Bear Bile Farming
February 21, 2012 by staff
Bear Bile Farming, Thousands of Chinese are protesting the pharmaceutical company Guizhentang, as it plans to triple the size of its bear-bile farms. Bear bile extraction, done with a needle and taken from the gall bladder, can lead to peritonitis and septicemia, leaving the bear to essentially die in agony. The bears, who can grow up to 400 pounds or more, are kept in cages not big enough for them to stand up. This is all for the sake of supposedly being able to cure joint pain, fever, hangovers, and impotence. Our modern medicine possesses a plethora of alternative treatments that actually work when it comes to these health issues (anybody hear of Viagra?). Is it really necessary to invest in one that is unproven and causes the immense suffering of a wild animal? Here’s to to the protesters, we applaud your courage and conviction! – Global Animal
Walk into a barn lined with cramped bear cages and you hear two kinds of sounds from the animals – either a high-pitched whimper or a deep, raging snarl.
It’s a distasteful experience, and saddening, watching a keeper stab anesthesia into a thrashing bear, then locate the groggy animal’s gall bladder with a small sonogram machine and withdraw a fat hypodermic’s worth of bile. It’s not for the squeamish.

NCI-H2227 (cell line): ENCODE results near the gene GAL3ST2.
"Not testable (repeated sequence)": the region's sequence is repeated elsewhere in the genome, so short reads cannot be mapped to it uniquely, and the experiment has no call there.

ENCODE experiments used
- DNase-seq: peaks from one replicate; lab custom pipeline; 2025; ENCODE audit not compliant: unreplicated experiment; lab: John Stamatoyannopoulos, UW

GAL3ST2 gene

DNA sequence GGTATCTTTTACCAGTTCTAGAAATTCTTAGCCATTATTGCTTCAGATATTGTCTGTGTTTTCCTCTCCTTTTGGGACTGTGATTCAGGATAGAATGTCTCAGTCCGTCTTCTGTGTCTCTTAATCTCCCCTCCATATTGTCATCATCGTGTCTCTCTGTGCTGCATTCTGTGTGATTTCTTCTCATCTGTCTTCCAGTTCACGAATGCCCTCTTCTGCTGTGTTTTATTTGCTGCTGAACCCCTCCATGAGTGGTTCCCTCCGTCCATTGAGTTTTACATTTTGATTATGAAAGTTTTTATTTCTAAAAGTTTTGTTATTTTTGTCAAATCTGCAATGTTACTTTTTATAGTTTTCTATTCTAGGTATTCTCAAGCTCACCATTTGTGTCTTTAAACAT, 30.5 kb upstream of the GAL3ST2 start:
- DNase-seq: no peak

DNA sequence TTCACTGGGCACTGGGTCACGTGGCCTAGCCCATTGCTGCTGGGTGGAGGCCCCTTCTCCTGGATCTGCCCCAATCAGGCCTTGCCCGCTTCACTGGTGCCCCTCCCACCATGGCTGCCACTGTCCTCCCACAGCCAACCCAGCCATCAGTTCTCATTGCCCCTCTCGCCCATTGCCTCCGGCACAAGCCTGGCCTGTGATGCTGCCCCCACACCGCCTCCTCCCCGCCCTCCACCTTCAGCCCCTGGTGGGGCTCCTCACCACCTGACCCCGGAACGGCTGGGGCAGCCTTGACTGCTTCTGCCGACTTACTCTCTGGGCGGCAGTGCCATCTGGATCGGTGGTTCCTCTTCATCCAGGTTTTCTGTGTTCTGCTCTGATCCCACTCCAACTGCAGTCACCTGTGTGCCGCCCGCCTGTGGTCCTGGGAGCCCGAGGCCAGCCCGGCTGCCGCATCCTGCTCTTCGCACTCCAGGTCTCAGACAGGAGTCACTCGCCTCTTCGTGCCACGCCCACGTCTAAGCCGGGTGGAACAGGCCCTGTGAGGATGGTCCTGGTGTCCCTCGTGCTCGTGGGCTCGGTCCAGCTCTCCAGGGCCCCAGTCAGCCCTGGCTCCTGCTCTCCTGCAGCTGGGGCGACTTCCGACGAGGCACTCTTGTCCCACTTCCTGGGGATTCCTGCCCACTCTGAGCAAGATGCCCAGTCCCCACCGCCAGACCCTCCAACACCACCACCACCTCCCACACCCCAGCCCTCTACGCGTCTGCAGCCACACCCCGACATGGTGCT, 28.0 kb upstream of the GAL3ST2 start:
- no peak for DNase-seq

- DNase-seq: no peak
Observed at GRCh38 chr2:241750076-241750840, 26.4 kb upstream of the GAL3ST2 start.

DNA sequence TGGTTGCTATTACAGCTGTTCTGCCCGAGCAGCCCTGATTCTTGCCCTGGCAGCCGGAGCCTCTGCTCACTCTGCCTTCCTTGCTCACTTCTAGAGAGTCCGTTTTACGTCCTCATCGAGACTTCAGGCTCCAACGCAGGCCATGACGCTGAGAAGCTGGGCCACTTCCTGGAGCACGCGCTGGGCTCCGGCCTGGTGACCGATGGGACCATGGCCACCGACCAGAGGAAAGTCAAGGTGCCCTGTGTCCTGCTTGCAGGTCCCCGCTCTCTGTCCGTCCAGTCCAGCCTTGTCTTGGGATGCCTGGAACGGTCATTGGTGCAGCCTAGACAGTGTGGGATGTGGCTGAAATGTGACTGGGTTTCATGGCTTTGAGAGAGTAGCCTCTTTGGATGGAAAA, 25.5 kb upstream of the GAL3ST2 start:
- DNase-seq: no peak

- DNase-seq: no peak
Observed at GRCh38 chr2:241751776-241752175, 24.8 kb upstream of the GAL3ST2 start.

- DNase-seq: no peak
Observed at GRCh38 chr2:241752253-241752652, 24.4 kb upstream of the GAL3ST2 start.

The practice is gruesome enough that hundreds of thousands of Chinese have attacked the pharmaceutical company Guizhentang with online complaints over the firm’s plans to triple the size of its bear-bile farms through a public offering of shares on the Shenzhen stock exchange. The company said it currently farms about 400 bears.
The company also said its Web site was hacked last Saturday, one hour after it posted an invitation for the public to visit its bear farm.
Outrage does seem to be growing in China. The former N.B.A. star Yao Ming recently visited and endorsed a sanctuary run by the Animals Asia Foundation near Chengdu, in Sichuan Province. The group estimates that about 20,000 black bears are kept on about 100 bile farms in China.
The Ta Foundation, a private animal welfare group, recently submitted a petition to the Chinese regulatory authorities signed by 72 public figures, including Ding Junhui, a famous Chinese snooker player, Chen Danqing, a well-known painter, and Cui Yongyuan, a TV host.
The comedian Ricky Gervais also has been a longtime supporter of campaigns to stop bile farms. Earlier this month a rescue bear he sponsored died.
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